Does not breed bitches every time they come in season. This is extremely
hard on the bitch and may indicate that profit is the breeder's primary
Chooses breedings carefully. Ask why the particular sire was chosen.
The answer should be thoughtful and knowledgeable. Answers such as "because
he lived close to me" or "because he's such a cute dog" generally
don't indicate a breeding that is being done to produce puppies that
are better than their parents (the goal of every responsible breeder).
One indication of a quality breeding is if the majority of dogs in
the first few generations are titled (CH, OTCH, FC, CD, JH, WC and
so on, before or after the dogs' names). If the titles only appear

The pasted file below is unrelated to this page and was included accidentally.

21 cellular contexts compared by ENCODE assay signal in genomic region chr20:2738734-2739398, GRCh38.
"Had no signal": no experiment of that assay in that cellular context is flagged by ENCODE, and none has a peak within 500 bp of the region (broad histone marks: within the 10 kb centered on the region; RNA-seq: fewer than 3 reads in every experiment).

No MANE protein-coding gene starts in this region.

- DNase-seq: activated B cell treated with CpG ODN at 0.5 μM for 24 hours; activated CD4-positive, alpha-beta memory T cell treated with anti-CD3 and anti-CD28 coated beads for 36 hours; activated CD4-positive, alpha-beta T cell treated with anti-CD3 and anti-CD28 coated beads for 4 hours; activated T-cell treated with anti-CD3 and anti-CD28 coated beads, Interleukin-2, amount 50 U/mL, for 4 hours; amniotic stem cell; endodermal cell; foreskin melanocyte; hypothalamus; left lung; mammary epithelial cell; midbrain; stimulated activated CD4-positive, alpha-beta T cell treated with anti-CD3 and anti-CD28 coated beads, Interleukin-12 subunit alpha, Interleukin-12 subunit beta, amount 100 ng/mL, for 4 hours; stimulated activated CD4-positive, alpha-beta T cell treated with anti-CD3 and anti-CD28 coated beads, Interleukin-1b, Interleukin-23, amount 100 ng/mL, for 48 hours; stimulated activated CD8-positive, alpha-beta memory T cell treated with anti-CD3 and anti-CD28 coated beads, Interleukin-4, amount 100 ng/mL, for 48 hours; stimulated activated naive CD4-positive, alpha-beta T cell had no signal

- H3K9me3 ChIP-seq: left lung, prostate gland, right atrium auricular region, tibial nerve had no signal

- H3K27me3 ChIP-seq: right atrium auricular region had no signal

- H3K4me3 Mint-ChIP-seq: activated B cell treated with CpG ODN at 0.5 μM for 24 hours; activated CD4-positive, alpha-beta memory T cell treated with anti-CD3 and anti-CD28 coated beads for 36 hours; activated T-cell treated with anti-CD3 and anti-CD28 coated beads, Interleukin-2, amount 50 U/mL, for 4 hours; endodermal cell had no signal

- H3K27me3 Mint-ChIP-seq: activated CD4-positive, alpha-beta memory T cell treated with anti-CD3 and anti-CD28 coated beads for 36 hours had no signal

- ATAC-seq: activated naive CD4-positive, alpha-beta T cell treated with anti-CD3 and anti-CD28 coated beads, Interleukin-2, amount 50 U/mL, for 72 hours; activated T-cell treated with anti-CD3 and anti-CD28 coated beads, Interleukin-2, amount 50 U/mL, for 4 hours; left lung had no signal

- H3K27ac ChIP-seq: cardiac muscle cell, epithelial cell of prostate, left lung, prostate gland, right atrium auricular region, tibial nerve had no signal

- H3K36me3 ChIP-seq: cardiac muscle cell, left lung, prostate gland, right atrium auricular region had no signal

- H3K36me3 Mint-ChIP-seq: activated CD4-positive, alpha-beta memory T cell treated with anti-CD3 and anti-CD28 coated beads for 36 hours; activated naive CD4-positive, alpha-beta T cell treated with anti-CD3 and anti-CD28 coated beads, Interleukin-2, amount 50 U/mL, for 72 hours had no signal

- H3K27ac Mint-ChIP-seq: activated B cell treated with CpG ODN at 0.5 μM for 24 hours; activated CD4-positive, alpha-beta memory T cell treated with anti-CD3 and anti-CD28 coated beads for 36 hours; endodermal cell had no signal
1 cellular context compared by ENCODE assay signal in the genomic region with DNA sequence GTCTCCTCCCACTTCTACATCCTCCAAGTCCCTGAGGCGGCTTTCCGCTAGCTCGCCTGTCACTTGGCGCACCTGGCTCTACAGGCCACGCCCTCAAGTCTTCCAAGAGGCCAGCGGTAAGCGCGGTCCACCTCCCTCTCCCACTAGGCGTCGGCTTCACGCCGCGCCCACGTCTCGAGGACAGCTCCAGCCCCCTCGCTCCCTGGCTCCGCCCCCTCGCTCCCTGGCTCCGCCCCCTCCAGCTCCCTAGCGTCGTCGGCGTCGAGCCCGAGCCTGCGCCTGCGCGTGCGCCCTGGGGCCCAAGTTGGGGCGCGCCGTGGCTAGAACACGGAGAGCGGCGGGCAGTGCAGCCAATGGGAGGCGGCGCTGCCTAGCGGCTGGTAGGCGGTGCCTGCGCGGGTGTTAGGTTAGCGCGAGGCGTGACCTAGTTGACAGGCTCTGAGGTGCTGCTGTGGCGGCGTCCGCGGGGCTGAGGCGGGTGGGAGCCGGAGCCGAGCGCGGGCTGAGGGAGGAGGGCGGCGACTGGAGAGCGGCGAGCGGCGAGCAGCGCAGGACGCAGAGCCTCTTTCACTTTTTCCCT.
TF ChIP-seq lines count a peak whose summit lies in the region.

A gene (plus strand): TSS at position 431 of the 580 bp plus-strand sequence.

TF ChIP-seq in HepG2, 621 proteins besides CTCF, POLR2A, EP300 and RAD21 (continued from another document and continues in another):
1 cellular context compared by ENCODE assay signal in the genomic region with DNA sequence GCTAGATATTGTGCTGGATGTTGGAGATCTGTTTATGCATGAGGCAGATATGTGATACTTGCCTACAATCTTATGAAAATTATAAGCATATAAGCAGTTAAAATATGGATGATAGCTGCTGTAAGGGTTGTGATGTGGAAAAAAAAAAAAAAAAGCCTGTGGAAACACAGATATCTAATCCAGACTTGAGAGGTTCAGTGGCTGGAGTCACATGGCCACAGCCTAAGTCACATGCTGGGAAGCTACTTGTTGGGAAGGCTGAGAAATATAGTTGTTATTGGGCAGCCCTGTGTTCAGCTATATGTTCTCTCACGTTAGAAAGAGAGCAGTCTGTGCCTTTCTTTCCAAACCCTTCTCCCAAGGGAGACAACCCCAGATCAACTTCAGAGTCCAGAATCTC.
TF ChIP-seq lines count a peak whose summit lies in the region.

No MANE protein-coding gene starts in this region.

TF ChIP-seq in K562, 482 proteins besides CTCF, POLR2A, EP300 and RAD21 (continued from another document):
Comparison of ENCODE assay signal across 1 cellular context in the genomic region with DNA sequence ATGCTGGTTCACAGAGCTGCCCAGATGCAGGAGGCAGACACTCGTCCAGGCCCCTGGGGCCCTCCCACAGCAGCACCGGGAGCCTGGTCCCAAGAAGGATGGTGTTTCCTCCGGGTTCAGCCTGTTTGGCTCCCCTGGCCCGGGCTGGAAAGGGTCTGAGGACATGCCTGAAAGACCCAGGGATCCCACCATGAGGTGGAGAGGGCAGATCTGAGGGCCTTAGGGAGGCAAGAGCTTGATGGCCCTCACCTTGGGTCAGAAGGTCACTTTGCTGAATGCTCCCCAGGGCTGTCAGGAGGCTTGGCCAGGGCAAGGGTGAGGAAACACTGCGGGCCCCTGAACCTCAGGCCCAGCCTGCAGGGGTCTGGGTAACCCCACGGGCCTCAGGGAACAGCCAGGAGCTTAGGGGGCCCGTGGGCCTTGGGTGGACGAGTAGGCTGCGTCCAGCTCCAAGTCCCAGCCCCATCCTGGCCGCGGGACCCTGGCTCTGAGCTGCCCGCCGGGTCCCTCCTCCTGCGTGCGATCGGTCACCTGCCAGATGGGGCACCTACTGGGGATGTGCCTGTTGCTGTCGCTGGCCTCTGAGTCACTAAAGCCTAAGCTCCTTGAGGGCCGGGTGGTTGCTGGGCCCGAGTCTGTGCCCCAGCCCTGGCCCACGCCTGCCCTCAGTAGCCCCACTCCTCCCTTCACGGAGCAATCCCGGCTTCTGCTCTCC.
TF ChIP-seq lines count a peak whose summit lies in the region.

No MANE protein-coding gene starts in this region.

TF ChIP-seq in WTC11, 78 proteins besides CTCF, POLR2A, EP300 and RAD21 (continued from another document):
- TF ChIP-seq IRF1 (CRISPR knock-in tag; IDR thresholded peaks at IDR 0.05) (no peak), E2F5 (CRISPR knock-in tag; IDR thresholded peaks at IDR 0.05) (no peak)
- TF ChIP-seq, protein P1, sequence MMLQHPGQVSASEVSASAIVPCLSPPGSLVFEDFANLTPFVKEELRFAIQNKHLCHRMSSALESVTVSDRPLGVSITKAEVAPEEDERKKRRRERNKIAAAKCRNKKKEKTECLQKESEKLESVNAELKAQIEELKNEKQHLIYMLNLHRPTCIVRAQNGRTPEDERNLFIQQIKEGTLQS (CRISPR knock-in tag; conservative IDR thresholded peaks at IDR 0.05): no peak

generations back or if there are only a few in the entire pedigree,
they don't mean much.
Lets you meet the parents of the puppies. Bitches may be sent long-distance
to stud dogs, but the breeder should be able to show you photographs
of the sire and answer questions about him. Evaluates puppy temperaments
and helps you choose the puppy that is best suited to your lifestyle. A
very active puppy won't do well in a sedate environment, and a quiet puppy
may be overwhelmed in an active household with noisy children. Remember
that most breedings are done so the breeder can choose a puppy to carry
on his or her own lines, so you may have to wait until this choice is
made when the pups are 6-7 weeks old. After that, the breeder
can help you decide which pup would be most suitable for you. The breeder
has spent extensive time with the litter and know the puppies best,
so their advice is important.
Will be willing to take the dog back at any time if you cannot keep it.